Tuesday, June 28, 2011

The girl that walks by my window

I decided to write a short story about this girl who walks by my windows in the kitchen twice a day.  Here it is.  Totally putting myself out there.  So nervous.  Oh well, you only live once, right?


Adele is so irritated right now.  She is walking past all the perfect houses, with their perfect dogs, and their perfect lawns, and their couture children, and she hates herself for the way that she is feeling, but she just can't help herself.

She is on her way to Whole Foods, which is a sorry excuse for an "organic" grocery, and she has grown to loathe the immitation Midwest hippies at the cash registers, who try too hard to encourage her to use one of their recycled bags.  She always opts for "paper" when they point to their ridiculous displays of hempware, and even THAT seems to disappoint them.  She cannot win.

The housewives with their organic groceries and natural supplements, make her want to punch them in the face, when she allows herself to notice them.  And the food, itself, turns her stomach, as she imagines what tofu would taste like.  But she continues to go there, every night, so that she might become "healthy", whatever that means.

If it means that she will stop hating everyone and everything around her, then it will have done it's job.  But, every night she finds the most unhealthy thing that the deli has prepared, be it organic, or not, and feasts until she can no longer move.  The dish usually involves locally obtained cheese or organically grown mayonnaise or something, and it is her DRUG.  She eats until she thinks she feels better, and then eats some more, to chase the high, and then finishes with one of their impossibly rich desserts that are packaged for a family.

She is miserable and she still lives at her parent's house.  She has a shitty job, surrounded by shittier people, and this pilgrimage to Whole Foods, unfortunately, is the highlight of her day.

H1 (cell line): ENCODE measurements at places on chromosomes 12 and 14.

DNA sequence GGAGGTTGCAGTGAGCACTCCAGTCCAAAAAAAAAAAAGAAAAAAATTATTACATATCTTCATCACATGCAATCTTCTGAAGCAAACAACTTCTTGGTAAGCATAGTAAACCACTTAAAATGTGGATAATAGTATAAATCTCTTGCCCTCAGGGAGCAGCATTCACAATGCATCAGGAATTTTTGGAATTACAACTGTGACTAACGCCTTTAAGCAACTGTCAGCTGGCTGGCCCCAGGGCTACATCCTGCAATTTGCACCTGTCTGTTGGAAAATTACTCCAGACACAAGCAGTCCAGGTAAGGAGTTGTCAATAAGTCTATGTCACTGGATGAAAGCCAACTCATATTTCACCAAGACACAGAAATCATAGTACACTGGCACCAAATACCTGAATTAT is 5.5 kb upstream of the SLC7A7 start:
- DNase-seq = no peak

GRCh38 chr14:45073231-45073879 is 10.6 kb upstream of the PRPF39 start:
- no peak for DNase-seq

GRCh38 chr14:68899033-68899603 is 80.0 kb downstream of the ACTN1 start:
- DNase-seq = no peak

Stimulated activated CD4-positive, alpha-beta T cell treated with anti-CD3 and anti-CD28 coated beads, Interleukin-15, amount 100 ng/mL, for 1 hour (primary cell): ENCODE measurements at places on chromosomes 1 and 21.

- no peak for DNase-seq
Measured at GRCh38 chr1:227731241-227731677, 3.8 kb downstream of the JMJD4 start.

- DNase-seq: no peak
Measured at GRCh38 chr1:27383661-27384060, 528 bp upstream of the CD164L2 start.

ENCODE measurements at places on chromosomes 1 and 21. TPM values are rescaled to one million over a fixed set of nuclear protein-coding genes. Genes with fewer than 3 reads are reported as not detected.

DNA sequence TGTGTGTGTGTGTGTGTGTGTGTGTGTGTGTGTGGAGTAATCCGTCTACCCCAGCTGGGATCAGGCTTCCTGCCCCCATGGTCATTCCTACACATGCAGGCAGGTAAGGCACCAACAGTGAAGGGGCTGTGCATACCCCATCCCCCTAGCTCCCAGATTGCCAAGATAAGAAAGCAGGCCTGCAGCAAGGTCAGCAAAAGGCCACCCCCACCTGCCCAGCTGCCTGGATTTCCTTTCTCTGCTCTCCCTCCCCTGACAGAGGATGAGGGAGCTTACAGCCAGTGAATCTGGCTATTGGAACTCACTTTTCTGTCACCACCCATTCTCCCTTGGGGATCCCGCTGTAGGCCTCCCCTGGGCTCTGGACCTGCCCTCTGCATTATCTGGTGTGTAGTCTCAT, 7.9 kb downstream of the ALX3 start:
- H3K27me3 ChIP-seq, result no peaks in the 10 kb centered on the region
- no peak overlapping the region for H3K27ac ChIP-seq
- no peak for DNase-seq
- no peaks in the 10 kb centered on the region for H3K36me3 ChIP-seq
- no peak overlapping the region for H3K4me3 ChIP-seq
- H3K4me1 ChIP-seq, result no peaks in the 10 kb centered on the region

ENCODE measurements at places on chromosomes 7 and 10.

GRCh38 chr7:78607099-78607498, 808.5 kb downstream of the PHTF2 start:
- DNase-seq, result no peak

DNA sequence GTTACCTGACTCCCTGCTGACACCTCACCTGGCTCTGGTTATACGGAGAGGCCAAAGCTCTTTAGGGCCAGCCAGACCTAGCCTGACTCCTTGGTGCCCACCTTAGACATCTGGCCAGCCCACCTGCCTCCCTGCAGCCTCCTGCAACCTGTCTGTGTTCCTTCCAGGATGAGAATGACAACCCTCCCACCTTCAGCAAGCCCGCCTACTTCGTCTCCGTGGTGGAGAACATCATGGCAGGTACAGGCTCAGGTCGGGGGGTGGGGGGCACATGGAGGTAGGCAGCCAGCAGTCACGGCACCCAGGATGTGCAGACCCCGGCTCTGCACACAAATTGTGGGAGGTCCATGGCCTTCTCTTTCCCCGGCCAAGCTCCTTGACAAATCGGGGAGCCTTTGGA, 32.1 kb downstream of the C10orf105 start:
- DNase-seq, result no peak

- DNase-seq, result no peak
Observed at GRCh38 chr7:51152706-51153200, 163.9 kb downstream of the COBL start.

If she does not go directly home, she goes to Mel's place, in the apartment complex across the street from her parents' house.  Mel is a divorcee, who's wife left him three years ago because "she could not take his mood swings anymore."

That is all Adele knows, and that is all she cares to know.

Mel is an okay lover, and occasionally she gets off, but more often than not, she is left to contemplate his water-stained ceiling as he snores.

She then, gets up, gets dressed, and walks back to her parents' dark, clapboard, overgrown house, that the neighbors inevitably deem "run down".  There is a shitload of yard art that was popular in the eighties, and the teenage boy who is supposed to mow once a week, is probably smoking weed somewhere, while he fondles his skinny girlfriend in her parents' basement, instead.

All of this makes the "cage-free" Asian chicken salad rise up in her throat ,when she thinks about it, so she pushes it down to that deep, dark, bottomless pit that is her subconscious.

Adele is THROUGH with Melvin, she thinks, every time she has a recovered memory of the actuality of her life, but then she takes a left turn on Guilford, when she is feeling lonely and full, and the cycle repeats itself, over and over, again.

She likes her hair, Adele thinks to herself.  It is thick and wavy, and not an ugly brown, and she takes great care to insure that it is conditioned in the summer months.  "My face is not unattractive," she says out loud, as she stares into one of her parents' foggy mirrors in the morning.  It is not foggy from her shower, it is foggy from age, and this agitates her, and she forgets her affirmations.

"At least I am not a virgin anymore," she says to her reflection in the old mirror as she slams it shut, and downs the anti-depressants the smarmy family doctor gave her when she admitted that she had had thoughts of suicide.

"Adele!" her beloved mother calls to her from inside the bedroom.  "My bedpan is full, dear, would you mind?"  The nurse won't be there for a half an hour.  Adele obediently enters her bedridden Mother's bedroom, and delicately removes her waste.